Since ‘Don’t Ask, Don’t Tell’ was adopted, over 11,000 servicemembers have been discharged as suspected or actual LGBT people. That number includes a number of gay Arabic language experts, the kind of experts that could be valuable in the search for terrorists. As AmericaBlog put it last week, “to the Republicans running our government, finding gays is more important than finding Osama.”
The most recent discharge of a gay Arabic-speaking servicemember seems to have violated the ‘Don’t Ask, Don’t Tell’ policy:
Anonymous messages about the sergeant’s private life had led to an eight-month investigation. Among other things, he was asked whether he knew any homosexuals – who doesn’t? – and whether he was involved in community theater – which the Army apparently considers a sure-fire sign of deviance, despite the fact that armies of straight guys have joined such groups in search of comely female companionship.
While military service might not be the first choice for many LGBT people, it has important advantages to people who might not have the choice to seek higher education. Or for folks who simply want to serve their country. But when other countries have LGBT people serving openly with success, why doesn’t the United States?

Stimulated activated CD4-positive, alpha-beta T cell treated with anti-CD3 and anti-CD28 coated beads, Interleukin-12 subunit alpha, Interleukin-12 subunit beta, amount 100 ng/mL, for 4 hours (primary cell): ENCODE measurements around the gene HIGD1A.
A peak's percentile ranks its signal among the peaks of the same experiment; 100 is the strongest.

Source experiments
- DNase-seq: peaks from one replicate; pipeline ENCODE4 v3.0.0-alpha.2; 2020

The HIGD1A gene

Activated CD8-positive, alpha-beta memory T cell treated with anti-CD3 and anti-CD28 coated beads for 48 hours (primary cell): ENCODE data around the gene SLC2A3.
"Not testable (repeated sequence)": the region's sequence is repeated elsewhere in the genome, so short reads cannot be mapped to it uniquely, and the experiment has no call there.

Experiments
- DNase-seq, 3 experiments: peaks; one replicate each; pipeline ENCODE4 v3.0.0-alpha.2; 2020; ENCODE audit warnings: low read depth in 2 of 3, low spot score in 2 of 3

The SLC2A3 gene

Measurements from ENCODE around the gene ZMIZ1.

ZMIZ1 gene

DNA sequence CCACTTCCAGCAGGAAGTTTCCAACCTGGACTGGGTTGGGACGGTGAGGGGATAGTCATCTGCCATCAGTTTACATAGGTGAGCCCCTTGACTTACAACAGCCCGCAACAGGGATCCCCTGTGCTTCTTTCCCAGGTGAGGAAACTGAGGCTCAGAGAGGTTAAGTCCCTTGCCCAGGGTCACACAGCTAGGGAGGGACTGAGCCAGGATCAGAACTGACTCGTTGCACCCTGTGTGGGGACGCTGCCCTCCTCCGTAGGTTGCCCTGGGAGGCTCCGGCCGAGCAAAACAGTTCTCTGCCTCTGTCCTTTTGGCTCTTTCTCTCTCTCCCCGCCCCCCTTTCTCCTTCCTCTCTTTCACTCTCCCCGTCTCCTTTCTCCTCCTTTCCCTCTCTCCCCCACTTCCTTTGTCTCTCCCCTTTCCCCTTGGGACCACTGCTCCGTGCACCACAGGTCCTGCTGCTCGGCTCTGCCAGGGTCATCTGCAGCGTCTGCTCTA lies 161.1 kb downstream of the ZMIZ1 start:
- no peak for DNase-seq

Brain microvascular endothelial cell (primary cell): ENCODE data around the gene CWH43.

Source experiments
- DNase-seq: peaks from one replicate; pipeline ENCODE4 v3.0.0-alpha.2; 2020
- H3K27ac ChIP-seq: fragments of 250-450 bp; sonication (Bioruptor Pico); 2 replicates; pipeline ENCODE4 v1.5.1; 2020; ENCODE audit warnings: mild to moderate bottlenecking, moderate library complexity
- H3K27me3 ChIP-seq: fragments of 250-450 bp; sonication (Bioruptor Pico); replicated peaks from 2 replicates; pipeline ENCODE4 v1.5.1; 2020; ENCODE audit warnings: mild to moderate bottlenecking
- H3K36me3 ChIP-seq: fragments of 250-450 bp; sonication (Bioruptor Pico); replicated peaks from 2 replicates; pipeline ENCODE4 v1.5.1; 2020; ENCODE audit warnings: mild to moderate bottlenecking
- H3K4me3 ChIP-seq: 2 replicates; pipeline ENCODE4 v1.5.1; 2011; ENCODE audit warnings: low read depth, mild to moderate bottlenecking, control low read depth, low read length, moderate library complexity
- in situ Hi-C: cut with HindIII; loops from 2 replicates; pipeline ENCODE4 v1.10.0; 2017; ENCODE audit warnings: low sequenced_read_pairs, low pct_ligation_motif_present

“It’s like what Churchill said about democracy – it’s the worst system possible, except for all the other ones,” said Charles Moskos, a military sociologist at Northwestern University who helped craft the policy and coined the phrase “don’t ask, don’t tell.” But, Moskos said, allowing openly gay service members would hurt the morale of the military rank-and-file and make many recruits uncomfortable.
Our soldiers are comfortable enough to shoot and kill enemy combatants, endure rigorous physical tests during basic training or witness the grotesque scenes of war, but simply can’t stomach having an openly gay or lesbian person serving alongside them? Please, please shut it, Mr. Moskos. That’s bullshit.
What can we do locally to protest DADT and bring an end to the discharges of LGBT troops or enable openly LGBT people to sign up for service? Soulforce’s Jake Reitan invites folks to participate in this event on Wednesday:
“In May, Haven Herrin, Ezekiel Montgomery, Briget Schwarting, and Jacob Reitan tried to sign up for the Minnesota National Guard as openly gay people. After going through the appeal process they were each denied the Right to Serve. On Wednesday August 16th young adults from across Minnesota are going to return to the National Guard recruitment center that denied them to begin a sit-in. I want you to sit-in with us. Help us send a message that openly gay people deserve the right to serve.
You can register for the sit-in here.
Together, we can point out to the people of Minnesota the absurdity of ‘Don’t Ask, Don’t Tell.'”
Wednesday, August 16, 2006
11:00am – 5:00pm
Minnesota National Guard Recruitment Center
211 N. McCarron Blvd
St. Paul, MN